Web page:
Before buying a security product, service, or system, there are success criteria and standards that companies set in order to ensure that newly acquired tools meet company standards. Post-purchase, security systems should be periodically tested to verify that they continue to meet success criteria.
The proof of value (POV) success criteria for security systems differ on a per company and per product category level. Each industry has distinct inherent security strengths and weaknesses. Each security product category (antivirus, firewall, intrusion detection system) has different objectives and limitations.
Planning Phase - Gather information needed for assessment execution, such as the assets to be assessed, the threats of interest against the assets, and the security controls to be used to mitigate those threats.
Execution Phase - Primary goals for the execution phase are to identify vulnerabilities and validate them when appropriate. This phase should address activities associated with the intended assessment method and technique.
Assessment Phase - The assessment phase focuses on analyzing identified vulnerabilities to determine root causes, establish mitigation recommendations, and develop a final report.
Testing security systems in OT is complex. For one, OT environments comprise a multitude of devices including endpoints, controllers, servers, and other network devices. Additionally, OT networks differ from one another. You therefore need a test bed that resembles your environment, which is not a trivial matter.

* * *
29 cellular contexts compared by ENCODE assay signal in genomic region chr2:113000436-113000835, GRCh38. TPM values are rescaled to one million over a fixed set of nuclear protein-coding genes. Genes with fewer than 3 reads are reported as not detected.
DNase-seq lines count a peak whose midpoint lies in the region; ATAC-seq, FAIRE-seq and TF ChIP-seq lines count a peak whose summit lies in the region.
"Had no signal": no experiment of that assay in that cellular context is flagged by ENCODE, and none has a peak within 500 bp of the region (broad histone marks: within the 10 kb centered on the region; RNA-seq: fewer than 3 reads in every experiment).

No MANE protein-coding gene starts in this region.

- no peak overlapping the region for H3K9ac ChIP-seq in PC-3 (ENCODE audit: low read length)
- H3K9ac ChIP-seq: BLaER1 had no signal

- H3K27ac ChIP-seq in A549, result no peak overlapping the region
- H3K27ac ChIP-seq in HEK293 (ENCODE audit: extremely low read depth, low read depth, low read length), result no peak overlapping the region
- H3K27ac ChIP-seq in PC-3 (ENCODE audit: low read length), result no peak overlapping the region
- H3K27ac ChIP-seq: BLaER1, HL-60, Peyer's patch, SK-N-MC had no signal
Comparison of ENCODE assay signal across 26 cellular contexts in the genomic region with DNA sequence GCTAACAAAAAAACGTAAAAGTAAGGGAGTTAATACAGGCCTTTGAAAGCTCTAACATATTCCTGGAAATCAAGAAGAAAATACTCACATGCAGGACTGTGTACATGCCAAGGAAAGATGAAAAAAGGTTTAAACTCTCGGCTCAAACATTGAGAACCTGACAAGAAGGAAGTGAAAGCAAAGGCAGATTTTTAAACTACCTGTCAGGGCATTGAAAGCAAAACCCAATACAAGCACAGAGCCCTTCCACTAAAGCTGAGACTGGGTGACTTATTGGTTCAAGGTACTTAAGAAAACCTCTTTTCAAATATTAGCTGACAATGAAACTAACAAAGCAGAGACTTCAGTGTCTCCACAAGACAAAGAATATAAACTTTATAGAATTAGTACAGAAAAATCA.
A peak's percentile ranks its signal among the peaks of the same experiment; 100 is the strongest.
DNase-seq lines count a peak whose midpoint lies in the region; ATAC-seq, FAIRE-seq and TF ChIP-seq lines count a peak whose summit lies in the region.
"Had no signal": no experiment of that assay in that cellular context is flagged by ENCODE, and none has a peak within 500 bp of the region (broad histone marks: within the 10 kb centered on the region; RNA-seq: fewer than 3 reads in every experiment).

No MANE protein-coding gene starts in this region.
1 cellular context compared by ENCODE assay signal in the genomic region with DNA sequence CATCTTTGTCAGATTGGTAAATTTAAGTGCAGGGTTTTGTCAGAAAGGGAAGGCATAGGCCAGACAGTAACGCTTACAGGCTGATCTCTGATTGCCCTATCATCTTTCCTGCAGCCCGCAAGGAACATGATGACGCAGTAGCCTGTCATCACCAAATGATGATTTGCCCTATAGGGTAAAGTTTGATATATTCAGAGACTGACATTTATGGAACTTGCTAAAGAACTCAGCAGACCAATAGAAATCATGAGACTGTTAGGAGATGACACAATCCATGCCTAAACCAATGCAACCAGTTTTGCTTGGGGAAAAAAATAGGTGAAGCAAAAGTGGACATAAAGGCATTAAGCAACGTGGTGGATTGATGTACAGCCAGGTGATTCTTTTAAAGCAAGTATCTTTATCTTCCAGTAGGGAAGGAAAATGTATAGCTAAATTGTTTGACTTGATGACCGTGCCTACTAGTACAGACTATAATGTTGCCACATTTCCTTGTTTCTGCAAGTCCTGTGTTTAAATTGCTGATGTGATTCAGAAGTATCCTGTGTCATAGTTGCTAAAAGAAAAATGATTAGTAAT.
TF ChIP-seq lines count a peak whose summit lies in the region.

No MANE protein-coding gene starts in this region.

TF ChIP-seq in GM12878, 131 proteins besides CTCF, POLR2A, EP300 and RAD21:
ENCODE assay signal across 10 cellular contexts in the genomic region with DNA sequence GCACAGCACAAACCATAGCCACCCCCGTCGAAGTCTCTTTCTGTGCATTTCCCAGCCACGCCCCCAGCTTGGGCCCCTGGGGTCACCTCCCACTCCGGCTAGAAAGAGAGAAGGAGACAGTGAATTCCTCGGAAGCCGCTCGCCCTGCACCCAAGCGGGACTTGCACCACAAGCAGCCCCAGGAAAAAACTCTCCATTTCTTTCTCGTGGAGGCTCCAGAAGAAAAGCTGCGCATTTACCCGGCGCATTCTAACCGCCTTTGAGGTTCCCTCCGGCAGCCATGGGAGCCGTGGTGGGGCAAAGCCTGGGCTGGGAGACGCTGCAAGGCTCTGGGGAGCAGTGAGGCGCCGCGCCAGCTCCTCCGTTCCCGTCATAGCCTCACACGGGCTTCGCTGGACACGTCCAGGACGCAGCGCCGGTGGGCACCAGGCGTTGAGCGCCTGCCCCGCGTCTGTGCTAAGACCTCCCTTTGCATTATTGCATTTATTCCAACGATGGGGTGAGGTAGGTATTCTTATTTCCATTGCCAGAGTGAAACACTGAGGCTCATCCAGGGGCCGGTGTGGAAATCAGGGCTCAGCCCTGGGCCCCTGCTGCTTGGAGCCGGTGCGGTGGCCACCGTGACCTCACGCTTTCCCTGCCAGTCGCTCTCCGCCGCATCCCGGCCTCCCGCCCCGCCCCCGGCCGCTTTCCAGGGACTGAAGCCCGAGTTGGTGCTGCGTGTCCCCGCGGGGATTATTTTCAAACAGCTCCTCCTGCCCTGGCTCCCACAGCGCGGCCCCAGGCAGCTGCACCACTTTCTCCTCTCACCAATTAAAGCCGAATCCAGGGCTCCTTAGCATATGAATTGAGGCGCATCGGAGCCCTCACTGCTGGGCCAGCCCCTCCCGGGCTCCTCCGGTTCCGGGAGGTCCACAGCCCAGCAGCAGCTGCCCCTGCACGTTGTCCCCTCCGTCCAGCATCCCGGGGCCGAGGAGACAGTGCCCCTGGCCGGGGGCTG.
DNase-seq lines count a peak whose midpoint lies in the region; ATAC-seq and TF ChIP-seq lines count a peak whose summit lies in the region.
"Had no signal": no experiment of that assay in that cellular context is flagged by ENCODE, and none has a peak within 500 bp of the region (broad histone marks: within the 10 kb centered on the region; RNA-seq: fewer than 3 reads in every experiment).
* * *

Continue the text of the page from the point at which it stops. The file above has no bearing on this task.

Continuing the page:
While there are a multitude of known IT security testing tools and implementations, OT's multigenerational and software-hardware-machinery architecture have resulted in a lack of standard tools for testing cybersecurity in real-life environments.
Testing an OT network necessitates defining custom scenarios and testing them on the network. Running live attacks on an OT network is a non-starter because of the above-mentioned ramifications of ceasing operations. Therefore, an OT lab setup is the recommended way to simulate live attacks.
There are many options - from low budget open source simulators to fully functional OT physical labs running real processes. The below image illustrates the spectrum of OT lab setups.
Image 1 - OT lab setup
OTORIO chose to design its testing lab based on the high end model, so it is flexible and capable of testing every type of OT environment. A detailed view of our lab setting can be found on the white paper that we recently posted.
The next step is to dive into attack scenario tools. The tools are divided into two categories - blue team and red team. Both blue and red team tools can assist in testing security systems, networks, and products.
Table 1 - A comparison of popular attack scenario tools
As you can see, there are a number of excellent choices when it comes to attack scenario tools. An interface option is suited for operations teams who may not be experienced in scripting. Almost all available attack scenario tools offer the ability to add procedures. Most work with Linux and/or Windows.
We opted for Caldera (or Cyber Adversary Language and Decision Engine for Red Team Automation). Caldera is interface based, which is key for OT security as not every security tool operator is a cyber security expert. Caldera can be run with little or no technical background. In industrial environments, many operational professionals "wear different hats" and perform operations, business, OT, and cybersecurity tasks during their workday.
Head of Research